The Cebrián family has been making some major investments in the winery.  They've spent $40 million to replant some vineyard and restore the cellars.  The place is a national landmark and an historic treasure.
 

There's a nice show-place that's been renovated.


This old truck is a bit of an icon for the winery...
 
If you go visit, they have a nice little tasting facility.  You can buy tastes of the various wines made by Murrieta, as well as their lovely white wine from Galicia.





The 2007 vintage is very good.  The blend is 84% Tempranillo, 13% Garnacha and 3% Mazuelo.  It was matured in new and seasoned American oak barrels.  The wood is noticeable, but it doesn't dominate the wine.    It's about as good a $25 bottle as you'll find these days.

We also have a remarkable 1978 Gran Reserva Especial under the Castillo Ygay label.

Only ten vintages have been bottled (so far) from the 20th Century, the 1978 being the most recent offering.  The blend is 75% Tempranillo, 10% Garnacha, 12% Mazuelo and 3% Graciano. This was matured for 216 MONTHS(!) in in American oak barrels. Yes...18 years in wood.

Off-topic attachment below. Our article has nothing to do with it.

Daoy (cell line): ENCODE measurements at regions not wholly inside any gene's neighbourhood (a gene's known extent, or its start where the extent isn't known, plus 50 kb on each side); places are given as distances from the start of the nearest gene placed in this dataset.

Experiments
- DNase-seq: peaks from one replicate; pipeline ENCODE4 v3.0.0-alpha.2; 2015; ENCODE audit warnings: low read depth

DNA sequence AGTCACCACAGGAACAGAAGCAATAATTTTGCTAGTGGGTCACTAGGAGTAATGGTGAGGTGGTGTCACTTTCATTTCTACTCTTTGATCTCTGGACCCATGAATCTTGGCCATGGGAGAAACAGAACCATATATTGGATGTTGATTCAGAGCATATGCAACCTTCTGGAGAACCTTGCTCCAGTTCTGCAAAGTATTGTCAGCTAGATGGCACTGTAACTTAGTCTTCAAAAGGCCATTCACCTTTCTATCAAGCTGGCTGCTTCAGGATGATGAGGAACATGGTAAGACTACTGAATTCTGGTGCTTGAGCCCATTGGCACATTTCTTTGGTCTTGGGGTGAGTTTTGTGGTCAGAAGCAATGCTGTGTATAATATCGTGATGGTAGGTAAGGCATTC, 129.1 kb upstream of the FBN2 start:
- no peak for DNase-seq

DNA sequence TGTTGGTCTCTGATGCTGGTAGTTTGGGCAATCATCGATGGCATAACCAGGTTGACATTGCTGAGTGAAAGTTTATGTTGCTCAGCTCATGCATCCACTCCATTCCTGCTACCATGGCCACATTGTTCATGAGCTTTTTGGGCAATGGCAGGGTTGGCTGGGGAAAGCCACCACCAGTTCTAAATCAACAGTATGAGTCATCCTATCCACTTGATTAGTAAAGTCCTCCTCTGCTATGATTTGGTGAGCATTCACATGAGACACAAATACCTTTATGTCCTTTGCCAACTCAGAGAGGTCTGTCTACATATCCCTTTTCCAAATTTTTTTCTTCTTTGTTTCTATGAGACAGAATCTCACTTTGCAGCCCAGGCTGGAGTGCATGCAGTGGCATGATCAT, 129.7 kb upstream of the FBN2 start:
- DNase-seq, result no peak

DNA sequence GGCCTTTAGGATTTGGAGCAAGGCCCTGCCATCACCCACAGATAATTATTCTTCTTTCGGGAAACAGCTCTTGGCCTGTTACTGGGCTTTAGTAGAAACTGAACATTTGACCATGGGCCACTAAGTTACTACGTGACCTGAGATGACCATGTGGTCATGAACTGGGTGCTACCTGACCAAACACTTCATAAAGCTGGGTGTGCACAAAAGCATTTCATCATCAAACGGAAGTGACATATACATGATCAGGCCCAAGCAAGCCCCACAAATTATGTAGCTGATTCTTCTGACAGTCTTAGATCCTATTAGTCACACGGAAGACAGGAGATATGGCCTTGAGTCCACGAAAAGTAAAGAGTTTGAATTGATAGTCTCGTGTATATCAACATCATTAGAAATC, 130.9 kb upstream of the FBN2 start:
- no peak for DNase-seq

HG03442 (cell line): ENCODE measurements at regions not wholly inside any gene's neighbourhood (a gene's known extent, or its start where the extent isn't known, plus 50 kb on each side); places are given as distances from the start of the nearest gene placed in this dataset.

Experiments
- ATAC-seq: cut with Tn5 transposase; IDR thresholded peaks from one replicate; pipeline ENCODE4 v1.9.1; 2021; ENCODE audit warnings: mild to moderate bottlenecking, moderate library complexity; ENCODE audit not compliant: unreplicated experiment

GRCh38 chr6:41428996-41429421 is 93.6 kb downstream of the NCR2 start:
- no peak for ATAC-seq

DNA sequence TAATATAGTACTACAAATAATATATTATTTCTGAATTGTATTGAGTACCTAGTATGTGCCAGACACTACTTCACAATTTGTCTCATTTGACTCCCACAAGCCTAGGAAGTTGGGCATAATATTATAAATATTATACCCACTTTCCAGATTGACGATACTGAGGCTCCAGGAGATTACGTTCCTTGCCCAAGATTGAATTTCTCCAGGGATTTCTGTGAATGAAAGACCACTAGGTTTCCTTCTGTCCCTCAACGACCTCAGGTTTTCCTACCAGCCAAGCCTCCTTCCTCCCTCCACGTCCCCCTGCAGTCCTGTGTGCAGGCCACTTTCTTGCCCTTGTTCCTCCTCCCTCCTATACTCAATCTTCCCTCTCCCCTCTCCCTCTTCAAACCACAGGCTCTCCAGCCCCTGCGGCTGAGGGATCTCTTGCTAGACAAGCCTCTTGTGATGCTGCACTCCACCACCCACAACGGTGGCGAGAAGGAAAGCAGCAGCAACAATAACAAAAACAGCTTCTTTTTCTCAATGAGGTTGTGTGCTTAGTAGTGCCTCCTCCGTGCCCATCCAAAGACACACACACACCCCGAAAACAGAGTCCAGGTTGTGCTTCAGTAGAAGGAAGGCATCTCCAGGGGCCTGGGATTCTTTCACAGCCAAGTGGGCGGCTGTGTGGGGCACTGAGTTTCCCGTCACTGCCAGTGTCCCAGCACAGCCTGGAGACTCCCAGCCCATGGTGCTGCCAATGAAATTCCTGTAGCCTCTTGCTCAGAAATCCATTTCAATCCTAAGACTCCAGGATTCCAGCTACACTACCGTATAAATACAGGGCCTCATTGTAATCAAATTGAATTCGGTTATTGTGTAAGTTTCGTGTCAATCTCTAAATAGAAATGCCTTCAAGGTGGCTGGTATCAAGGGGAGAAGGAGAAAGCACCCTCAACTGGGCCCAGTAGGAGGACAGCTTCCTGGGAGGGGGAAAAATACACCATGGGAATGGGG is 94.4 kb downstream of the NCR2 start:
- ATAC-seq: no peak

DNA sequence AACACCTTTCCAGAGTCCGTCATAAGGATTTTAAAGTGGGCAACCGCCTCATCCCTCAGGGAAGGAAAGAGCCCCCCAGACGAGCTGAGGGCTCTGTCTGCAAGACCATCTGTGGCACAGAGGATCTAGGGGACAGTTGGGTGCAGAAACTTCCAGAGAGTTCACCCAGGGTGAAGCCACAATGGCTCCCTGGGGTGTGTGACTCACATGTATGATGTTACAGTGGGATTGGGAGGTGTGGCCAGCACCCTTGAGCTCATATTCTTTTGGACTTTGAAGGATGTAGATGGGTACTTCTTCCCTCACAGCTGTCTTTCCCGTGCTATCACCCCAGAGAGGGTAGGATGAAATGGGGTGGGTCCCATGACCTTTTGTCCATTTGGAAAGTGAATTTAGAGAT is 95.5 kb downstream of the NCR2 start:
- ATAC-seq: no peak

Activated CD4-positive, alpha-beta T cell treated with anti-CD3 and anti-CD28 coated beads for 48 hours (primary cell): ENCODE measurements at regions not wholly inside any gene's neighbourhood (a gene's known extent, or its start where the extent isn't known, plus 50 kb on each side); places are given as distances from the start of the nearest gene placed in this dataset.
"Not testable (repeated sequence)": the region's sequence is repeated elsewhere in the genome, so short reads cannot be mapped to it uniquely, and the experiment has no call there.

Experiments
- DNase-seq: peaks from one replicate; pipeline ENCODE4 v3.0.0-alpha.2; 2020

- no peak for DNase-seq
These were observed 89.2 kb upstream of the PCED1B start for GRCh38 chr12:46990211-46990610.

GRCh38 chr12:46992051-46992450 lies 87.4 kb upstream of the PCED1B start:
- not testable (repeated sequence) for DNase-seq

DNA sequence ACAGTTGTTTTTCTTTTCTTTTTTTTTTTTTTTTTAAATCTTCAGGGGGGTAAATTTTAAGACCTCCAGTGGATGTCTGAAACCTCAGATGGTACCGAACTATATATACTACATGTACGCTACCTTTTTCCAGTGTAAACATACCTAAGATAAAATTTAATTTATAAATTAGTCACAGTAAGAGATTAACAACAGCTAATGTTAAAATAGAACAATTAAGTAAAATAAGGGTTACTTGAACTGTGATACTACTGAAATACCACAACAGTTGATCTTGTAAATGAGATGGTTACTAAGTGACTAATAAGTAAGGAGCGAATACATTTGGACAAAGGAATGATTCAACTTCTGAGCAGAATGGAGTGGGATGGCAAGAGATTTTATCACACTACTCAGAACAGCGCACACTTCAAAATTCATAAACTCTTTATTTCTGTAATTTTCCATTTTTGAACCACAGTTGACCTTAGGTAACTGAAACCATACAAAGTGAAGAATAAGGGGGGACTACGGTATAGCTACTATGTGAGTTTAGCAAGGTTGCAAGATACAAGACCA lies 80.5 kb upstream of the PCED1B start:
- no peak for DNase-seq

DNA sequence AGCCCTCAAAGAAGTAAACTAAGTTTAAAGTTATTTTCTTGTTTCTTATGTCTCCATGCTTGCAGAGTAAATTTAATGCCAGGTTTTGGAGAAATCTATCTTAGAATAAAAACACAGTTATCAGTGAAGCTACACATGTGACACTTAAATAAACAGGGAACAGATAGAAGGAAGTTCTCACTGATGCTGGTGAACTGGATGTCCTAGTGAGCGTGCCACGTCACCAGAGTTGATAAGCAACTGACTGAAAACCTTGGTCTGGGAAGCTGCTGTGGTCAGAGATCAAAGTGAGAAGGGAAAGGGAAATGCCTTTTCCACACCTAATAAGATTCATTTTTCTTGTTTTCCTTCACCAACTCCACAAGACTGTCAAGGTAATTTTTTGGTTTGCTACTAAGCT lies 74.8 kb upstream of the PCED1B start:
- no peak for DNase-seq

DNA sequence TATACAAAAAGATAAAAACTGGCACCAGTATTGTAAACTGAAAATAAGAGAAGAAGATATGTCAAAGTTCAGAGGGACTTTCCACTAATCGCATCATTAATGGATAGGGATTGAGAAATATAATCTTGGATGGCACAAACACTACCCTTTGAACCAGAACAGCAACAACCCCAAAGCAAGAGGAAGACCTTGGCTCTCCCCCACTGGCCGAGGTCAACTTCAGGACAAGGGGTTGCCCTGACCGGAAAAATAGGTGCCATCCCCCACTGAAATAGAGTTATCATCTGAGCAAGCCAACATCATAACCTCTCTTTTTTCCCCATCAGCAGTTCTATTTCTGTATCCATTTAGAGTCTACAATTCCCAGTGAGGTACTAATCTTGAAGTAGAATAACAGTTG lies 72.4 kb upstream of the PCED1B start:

We brought a bottle of this to share with wine drinking friends in Milano and it was the wine of the night.  Totally amazing.  We recently shared the bottle pictured above with a friend at a Spanish dinner in San Francisco.  The wine was older than our waiter and he was delighted to taste such a remarkably complex wine.

We set up the wine with a dry Cava (sparkling wine) and a fruity, non-wooded red from Spain's Priorat.  The contrast between those and the 1978 Castillo Ygay is remarkable.  Despite all the time in wood, the wine still retains an amazing level of fruit.  Of course, there's a woodsy aspect to the bouquet...nicely acidic, too.  Suffice it to say this is a rare treat.